Start by determining how a new innovation will deliver revenue and reinforce your brand’s values and image. Just as important, make sure your customers are interested –– or can be convinced to be –– in the experiences the innovation offers. Customer surveys, consumer personas and other feedback mechanisms can help you gauge audience sentiment and needs.
On track to be the most digitally connected generation by 2024, Gen Z is attracted to compelling, relevant content, having grown up in video-first social media and the streaming era with a host of content options at their fingertips.
A good example of this is Roblox 2020 virtual reality concert with rapper Lil Nas X. The platform was built on the basis of community, social commerce and gaming, and they wisely did not neglect these key elements that contribute to its continued success. Roblox has stuck to what they do best and delivered an experience their audience values.
Ultimately, integrating cutting-edge innovations into commerce requires both self-awareness and experimentation. Self-awareness about whether these changes are appropriate for your organization’s brand and values is essential to a successful launch. The ability to experiment to determine if your customers are interested in these key changes.
Create a culture of experimentation, then build an agile tech stack to match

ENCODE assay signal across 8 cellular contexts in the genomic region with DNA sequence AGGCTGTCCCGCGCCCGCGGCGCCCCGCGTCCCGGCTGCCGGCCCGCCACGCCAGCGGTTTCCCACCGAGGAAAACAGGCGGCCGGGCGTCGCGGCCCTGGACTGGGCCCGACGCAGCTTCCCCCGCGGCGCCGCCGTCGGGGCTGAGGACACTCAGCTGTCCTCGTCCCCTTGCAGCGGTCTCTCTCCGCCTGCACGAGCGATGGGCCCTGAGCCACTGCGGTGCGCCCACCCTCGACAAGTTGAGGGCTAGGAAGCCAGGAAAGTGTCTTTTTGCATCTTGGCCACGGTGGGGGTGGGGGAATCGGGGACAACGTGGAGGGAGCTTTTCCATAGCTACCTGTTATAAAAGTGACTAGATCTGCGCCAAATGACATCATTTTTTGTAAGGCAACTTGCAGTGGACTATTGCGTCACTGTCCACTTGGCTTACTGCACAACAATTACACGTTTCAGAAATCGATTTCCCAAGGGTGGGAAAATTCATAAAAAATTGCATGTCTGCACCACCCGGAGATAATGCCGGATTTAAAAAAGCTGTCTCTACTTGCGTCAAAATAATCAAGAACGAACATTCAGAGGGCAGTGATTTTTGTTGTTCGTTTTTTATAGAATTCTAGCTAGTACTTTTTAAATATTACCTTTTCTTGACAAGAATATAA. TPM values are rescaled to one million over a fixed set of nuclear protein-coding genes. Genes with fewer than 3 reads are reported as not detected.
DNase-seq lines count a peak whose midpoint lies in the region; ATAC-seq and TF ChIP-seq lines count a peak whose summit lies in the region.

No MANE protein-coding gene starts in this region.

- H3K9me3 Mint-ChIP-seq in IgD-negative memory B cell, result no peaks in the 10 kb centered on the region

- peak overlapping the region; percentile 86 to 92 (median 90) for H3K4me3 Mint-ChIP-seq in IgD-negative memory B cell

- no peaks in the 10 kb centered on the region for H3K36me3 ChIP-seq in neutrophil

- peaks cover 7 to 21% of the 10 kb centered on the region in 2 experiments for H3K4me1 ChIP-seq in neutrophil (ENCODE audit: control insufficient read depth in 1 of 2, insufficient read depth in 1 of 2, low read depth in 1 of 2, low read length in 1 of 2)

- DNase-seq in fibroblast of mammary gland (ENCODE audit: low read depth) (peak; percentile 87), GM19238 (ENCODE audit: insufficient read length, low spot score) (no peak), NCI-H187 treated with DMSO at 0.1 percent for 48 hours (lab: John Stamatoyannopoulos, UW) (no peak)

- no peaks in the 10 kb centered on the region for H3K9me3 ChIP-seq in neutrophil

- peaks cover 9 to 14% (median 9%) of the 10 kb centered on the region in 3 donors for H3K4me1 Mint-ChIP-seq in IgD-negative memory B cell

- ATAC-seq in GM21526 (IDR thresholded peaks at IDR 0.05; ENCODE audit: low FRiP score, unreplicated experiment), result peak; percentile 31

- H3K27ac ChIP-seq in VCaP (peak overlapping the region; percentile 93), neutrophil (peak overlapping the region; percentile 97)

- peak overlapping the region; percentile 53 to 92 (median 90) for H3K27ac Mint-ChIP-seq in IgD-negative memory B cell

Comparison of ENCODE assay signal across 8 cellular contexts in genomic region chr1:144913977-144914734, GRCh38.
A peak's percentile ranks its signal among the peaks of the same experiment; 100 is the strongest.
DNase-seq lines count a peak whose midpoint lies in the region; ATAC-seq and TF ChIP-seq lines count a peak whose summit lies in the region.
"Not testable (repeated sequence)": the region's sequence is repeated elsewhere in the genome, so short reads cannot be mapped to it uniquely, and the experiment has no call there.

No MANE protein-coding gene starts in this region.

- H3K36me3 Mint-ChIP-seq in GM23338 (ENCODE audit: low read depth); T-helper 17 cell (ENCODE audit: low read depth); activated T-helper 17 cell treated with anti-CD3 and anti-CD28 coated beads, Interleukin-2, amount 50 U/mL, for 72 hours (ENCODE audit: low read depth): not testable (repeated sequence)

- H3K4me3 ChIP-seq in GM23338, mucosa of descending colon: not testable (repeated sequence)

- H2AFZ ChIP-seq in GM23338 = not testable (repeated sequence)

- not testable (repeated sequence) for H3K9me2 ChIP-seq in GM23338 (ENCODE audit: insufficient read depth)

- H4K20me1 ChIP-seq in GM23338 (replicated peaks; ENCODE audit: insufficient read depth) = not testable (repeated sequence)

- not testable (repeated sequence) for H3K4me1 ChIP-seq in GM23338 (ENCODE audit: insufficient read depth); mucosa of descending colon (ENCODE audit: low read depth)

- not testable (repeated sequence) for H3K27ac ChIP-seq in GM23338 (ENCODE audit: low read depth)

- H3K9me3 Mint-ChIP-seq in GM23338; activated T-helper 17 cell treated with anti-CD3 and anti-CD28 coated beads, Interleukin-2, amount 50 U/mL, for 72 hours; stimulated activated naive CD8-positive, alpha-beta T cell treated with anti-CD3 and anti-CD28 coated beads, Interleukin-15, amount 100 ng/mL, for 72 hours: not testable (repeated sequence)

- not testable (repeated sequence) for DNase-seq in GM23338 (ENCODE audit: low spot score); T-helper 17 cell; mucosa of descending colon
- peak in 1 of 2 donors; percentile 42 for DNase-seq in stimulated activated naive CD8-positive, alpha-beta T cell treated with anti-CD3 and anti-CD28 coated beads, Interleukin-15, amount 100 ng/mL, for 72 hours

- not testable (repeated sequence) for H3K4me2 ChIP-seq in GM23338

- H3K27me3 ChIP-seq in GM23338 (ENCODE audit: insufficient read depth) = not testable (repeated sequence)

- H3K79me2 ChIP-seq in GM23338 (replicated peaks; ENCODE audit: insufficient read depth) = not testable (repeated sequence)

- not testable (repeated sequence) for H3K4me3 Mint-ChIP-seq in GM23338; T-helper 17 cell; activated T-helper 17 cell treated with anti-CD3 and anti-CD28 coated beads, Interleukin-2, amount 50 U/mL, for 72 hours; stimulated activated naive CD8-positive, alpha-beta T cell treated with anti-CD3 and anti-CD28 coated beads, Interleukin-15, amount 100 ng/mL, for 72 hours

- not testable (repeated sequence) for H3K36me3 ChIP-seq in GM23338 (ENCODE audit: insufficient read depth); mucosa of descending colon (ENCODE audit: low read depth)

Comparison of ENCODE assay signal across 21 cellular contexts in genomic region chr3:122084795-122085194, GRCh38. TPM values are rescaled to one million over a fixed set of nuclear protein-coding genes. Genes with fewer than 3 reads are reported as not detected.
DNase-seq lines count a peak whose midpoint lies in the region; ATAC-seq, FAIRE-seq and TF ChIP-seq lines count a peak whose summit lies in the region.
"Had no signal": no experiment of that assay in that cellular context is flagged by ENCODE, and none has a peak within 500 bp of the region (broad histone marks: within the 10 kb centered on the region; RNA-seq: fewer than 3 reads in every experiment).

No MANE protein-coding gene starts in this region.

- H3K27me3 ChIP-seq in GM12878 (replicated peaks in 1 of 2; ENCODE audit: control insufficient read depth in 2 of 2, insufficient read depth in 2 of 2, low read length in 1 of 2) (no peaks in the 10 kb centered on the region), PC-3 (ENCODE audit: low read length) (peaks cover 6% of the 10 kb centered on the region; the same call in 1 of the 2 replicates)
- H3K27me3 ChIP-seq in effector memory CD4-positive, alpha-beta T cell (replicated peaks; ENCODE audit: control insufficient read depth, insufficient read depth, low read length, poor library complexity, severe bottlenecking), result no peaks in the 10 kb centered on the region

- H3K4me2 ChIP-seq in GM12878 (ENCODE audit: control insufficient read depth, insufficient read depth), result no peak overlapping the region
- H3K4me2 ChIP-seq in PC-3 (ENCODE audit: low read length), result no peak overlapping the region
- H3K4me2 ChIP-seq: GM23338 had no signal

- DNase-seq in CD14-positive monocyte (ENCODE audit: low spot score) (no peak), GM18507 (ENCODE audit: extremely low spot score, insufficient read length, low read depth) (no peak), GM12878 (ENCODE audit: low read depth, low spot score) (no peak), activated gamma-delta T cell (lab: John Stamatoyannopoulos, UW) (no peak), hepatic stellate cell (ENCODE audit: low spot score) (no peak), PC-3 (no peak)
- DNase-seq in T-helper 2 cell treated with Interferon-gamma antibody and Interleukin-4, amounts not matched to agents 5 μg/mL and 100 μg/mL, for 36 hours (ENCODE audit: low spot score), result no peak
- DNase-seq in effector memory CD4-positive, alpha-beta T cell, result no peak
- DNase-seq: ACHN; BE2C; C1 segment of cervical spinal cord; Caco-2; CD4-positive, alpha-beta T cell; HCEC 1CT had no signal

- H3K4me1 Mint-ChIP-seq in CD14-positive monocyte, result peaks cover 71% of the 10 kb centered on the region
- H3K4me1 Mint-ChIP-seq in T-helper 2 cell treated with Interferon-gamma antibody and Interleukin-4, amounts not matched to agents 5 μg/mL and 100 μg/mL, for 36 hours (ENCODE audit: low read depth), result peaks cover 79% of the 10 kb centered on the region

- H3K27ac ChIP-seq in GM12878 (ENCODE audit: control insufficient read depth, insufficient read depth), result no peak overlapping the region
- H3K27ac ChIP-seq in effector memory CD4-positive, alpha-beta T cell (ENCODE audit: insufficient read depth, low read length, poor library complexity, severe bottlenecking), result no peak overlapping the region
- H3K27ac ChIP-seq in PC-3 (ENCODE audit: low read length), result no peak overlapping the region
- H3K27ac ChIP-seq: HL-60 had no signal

A culture of experimentation is essential to achieving success in commercial innovations. Suppose you are interested in implementing an NFT component in an existing offering. Instead of rushing to integrate NFT capabilities into the offering in isolation, experiment and iterate through several rounds of A/B testing. Over time, this try-again approach fosters an organizational culture of experimentation that increases the likelihood that innovations will resonate with new and existing customers.
But even with the right culture, a rigid tech stack can quickly stifle any change. Conversely, an agile tech stack empowers your employees to prioritize innovation by making it easier to launch, learn, iterate and potentially scrap commerce innovations with minimal risk or loss. Additionally, agile tech stacks often include applications that do not require significant IT expertise, allowing non-technical team members to fully participate in an organizational culture rooted in experimentation.
Despite the increased appetite to opt in to commercial innovations among brands, 45% of non-technical business decision makers allocate only a small amount of their annual budget towards improving or expanding their company’s commercial capabilities. That’s particularly interesting, considering the majority (59%) of those decision makers say they’re more likely to shop with companies that offer modern commerce experiences.
Bridging this space begins with an assessment of current and anticipated commercial innovations and how they align with existing technology capabilities, brand vision, and evolving customer needs. By adopting an agile culture and investing in the technologies that enable that agility, an organization can change without pause and take advantage of the right commerce trends.
Jen Jones is chief marketing officer for commercetools.